Last Testament: In His Own Words
Publisher: Bloomsbury Continuum
Publication Date: November 7, 2017
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The story of the first Pope to resign in over 700 years.
Pope Benedict made history when he became the first Pope in over 700 years to resign from office, stunning the Catholic Church the world over. At last, Last Testament is a stunning and frank autobiography from the shy and private man who has since remained cloistered in a former convent in the Vatican gardens. In interviews with Peter Seewald, the Pope Emeritus breaks his silence on corruption within the Vatican, clerical sex scandals, and the challenge of reforming the Papacy.
In these interviews, Benedict discusses such wide-ranging controversies as:
- The "Vatileaks" case in which his butler leaked some of his personal letters that alleged corruption and scandal in the Vatican
- The presence of a "gay lobby" within the Vatican and how he dismantled it
- His alleged Nazi upbringing
- His attempts at cleaning up the "dirt in the church" (clerical sexual abuse)
- The mysterious private secretary "Gorgeous George"
On a more personal level he writes with great warmth of his successor Pope Francis, who he admits has a popular touch, a star quality which Benedict himself has lacked. Much controversy still surrounds Pope Benedict's Papacy--in this book he addresses these controversies and reveals how at his late age, governing and reforming the Papacy and particularly the Vatican, was beyond him.
"The most sincere interview which Benedict XVI has given . . . It is gripping from the very beginning . . . An exquisite conversation between two people who know each other, like each other, and have mutual respect for one another . . . A fantastic book which should not be overlooked by any open-minded Catholic who wishes to learn from our great tradition but also wants to progress with the Church." - The Catholic Times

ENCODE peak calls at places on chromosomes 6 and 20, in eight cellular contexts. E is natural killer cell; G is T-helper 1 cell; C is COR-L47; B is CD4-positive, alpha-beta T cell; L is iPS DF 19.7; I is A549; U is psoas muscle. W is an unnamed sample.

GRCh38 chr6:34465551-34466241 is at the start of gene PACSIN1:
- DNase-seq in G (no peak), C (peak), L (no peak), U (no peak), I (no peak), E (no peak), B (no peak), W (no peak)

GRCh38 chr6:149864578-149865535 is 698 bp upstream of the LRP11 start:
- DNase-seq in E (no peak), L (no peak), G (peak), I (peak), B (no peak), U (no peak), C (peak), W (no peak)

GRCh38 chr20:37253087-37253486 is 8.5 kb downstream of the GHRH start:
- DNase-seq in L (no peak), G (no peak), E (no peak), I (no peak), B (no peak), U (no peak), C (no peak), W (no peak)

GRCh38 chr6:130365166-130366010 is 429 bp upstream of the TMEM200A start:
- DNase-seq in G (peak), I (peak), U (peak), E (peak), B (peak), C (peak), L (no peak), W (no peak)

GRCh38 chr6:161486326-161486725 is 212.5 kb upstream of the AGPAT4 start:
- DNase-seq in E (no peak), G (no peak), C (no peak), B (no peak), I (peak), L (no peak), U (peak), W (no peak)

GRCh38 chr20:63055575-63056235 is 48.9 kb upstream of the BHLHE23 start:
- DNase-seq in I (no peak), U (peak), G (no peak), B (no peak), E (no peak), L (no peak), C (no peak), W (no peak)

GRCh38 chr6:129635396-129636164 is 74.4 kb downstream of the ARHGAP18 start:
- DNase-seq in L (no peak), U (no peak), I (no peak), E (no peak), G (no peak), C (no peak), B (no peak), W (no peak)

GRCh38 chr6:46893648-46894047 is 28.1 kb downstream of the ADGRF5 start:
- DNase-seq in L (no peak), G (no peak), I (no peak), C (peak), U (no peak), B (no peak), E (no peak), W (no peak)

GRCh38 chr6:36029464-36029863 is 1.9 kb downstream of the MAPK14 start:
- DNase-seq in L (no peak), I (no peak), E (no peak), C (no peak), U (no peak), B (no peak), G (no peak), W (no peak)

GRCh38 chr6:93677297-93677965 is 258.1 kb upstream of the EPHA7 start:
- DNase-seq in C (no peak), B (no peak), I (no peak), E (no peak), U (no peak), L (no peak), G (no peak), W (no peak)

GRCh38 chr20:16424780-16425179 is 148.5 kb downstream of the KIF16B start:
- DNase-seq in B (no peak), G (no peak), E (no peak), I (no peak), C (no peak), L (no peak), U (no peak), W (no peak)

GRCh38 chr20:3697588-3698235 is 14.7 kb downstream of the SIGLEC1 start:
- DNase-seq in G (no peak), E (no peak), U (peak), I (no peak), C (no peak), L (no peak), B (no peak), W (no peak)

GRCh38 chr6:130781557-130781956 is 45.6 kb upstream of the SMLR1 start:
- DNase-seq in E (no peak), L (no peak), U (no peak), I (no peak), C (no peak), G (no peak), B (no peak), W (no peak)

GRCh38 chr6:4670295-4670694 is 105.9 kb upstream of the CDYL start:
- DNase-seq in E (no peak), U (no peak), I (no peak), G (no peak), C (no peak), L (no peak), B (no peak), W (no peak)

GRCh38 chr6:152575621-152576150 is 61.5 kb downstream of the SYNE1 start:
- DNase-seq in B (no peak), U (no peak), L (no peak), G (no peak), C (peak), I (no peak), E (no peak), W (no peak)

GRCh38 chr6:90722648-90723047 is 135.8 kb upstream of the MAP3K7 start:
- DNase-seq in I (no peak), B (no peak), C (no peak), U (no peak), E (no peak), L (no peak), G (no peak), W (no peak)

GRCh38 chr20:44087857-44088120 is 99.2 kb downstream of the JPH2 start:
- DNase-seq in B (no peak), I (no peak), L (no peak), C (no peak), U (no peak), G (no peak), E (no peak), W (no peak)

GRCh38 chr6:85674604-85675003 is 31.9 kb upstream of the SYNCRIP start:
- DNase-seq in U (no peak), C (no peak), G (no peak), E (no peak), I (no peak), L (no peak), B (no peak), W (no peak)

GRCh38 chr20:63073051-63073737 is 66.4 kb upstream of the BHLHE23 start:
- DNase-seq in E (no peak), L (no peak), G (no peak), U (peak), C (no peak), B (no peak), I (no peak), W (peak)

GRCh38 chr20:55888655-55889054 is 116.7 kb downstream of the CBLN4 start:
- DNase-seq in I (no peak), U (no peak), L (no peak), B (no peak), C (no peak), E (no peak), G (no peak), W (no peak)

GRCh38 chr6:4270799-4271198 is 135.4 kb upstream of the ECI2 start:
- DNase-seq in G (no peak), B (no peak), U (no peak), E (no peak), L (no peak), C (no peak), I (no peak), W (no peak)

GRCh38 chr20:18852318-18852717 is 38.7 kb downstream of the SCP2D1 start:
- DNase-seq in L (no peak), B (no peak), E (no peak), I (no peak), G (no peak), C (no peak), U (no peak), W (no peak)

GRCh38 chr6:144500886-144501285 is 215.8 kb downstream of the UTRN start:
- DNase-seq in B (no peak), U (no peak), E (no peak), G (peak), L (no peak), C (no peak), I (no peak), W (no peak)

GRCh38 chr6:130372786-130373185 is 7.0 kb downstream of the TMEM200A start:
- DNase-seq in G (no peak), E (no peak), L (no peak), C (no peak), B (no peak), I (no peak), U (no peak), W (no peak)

"Throughout there are moments of breathtaking candor . . . it's stunning to realize you're reading the inner thoughts--and confessions--of a former pope now speaking without the weight of that papal mantle . . . The portrait here is one that deepens and defends the place of Benedict in history." - Chicago Tribune
"There are beautiful moments in the book." - The Huffington Post
"The most revealing book yet on Benedict XVI . . . Seewald has gathered in perhaps the finest harvest yet. For more than a decade I have read everything I can about Benedict XVI, but I was amazed by the revelations in this new book." - Catholic Herald
"Joseph Ratzinger has certainly been a great theologian . . . Last Testament [is] revealing about who this underrated man really is . . . He bears comparison with the greatest doctors of the Church." - Prospect
"Prophetic and important analysis. The Testament is a fascinating read for this and so much more, and there is a consistent note of joyful and solid faith which is an inspiration." - Joanna Bogle, The Catholic World Report
"I can't begin to describe the influence that the writings of Joseph Ratzinger have had on me . . . but suffice it to say that this beautiful and compelling book may well be the final gem in the crown of his work that we've all been waiting for." - Paul Senz, The Catholic World Report
"[Last Testament] deepens our sense of the personality, gentleness, humor, and subtlety of the pope emeritus." - First Things
Originally a liberal theologian, he adopted conservative views after 1968. His prolific writings defend traditional Catholic doctrine and values. During his papacy, Benedict XVI advocated a return to fundamental Christian values to counter the increased secularisation of many Western countries. He views relativism's denial of objective truth, and the denial of moral truths in particular, as the central problem of the 21st century. He taught the importance of both the Catholic Church and an understanding of God's redemptive love. Pope Benedict also revived a number of traditions, including elevating the Tridentine Mass to a more prominent position. He strengthened the relationship between the Catholic Church and art, promoted the use of Latin, and reintroduced traditional papal garments, for which reason he was called "the pope of aesthetics". He has been described as "the main intellectual force in the Church" since the mid-1980s.